Russian immigrants were individuals from a variety of ethnic backgrounds. They came from many parts of the pre-World War I Russian Empire and then the Soviet Union including the Baltic countries and the former Austro-Hungarian Empire. They settled into various parts of the U.S. among Russian immigrants of similar ethnic backgrounds.

The First Russian Immigrants

According to Countries and Their Cultures, the first Russian immigrants were part of Russia's internal migration during the 18th century. Russian settlers established colonies on the island of Kodiak off the Alaskan coast by 1784 and the colonies of Yakutat and Sitka on the Alaskan mainland soon after. After Russia sold Alaska to the U.S. in 1867, most Russian immigrants there returned to their native land.

Jewish-Russian Immigrants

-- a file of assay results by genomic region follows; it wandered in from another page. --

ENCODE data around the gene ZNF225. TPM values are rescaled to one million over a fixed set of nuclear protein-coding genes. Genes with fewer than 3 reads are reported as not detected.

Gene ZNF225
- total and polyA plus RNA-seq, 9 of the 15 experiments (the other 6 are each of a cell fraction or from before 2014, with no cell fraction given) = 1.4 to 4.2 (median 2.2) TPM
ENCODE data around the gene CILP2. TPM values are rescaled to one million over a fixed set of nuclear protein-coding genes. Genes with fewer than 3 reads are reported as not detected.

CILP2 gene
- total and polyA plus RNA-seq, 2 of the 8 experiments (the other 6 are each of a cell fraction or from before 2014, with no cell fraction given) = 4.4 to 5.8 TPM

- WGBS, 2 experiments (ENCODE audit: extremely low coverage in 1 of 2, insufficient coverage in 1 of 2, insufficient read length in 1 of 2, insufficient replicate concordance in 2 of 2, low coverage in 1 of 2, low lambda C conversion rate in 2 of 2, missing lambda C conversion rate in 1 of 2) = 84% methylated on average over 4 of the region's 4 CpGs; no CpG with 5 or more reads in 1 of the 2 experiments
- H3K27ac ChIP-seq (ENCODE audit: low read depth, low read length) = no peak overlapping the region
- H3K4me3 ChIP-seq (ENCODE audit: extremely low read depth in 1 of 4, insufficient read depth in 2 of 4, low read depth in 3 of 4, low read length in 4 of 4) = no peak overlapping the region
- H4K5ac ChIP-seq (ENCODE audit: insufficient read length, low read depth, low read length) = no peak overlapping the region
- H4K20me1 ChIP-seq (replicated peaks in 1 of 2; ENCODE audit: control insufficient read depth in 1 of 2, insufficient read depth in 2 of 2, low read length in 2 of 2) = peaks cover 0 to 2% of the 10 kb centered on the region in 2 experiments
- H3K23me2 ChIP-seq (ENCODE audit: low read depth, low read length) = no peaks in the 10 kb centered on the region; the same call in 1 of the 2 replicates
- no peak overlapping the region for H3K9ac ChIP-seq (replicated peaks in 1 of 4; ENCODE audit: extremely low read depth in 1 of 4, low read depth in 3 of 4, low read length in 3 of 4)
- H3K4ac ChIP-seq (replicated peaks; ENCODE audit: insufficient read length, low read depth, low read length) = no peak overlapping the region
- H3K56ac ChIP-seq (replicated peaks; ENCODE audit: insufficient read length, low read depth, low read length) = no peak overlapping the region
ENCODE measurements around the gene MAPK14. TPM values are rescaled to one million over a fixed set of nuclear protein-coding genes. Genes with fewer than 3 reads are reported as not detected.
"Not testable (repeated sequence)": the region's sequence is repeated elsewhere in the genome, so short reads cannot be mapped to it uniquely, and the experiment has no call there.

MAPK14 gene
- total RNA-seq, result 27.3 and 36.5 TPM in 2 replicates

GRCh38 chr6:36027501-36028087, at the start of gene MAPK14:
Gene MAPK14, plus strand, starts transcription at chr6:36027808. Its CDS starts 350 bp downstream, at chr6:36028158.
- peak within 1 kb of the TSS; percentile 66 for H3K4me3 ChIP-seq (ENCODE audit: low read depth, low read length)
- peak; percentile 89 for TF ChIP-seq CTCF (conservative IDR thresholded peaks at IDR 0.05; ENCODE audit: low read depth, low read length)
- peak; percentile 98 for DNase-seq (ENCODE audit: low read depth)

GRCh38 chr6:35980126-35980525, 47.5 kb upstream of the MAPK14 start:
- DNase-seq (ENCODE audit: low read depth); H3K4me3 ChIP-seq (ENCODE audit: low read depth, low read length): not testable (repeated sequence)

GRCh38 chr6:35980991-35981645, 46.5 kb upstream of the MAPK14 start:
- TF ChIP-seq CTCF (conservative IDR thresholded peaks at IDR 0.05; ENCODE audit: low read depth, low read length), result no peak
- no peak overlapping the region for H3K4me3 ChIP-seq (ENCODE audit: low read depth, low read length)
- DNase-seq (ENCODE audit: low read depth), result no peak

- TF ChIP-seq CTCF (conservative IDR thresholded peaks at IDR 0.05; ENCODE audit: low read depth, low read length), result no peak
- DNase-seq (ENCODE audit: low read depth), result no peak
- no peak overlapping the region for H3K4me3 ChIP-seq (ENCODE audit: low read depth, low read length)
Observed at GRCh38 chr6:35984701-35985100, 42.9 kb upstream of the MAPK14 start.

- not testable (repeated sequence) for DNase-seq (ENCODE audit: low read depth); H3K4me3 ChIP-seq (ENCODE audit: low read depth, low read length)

The first Jewish Russian immigrants to America arrived between 1881 and 1914 and settled in areas of the northeastern United States, such as Boston, Philadelphia and New York in search of a better economic future.

White Russian Immigrants

According to the Countries and Their Cultures website, as many as 30,000 Russian soldiers, aristocrats, professionals and intellectuals settled in New York City, Philadelphia and Chicago between 1920 and 1922, with several thousand more arriving in the 1930s. These immigrants were White Russians, named for their opposition to communism.

Non-Jewish Russian Immigrants

Non-Jewish Russians began coming to American in 1881 and continued throughout the 20th century. These immigrants settled in New York, Philadelphia, Boston, Chicago, Cleveland, Pittsburgh and the coal-mining towns of eastern Pennsylvania.

Far East Russian Immigrants

Immigrants from the Russian Far East began to arrive in the 1880s and settled in parts of California in areas such as San Francisco and Los Angeles.

Russian Molokan Immigrants

Many Molokans, members of a Christian sect that rejected the Russian Orthodox Church, immigrated to the United States during the early 1900s and settled in San Francisco and Los Angeles, California, where a 20,000-member Russian Molokan community continues to thrive.

Related Articles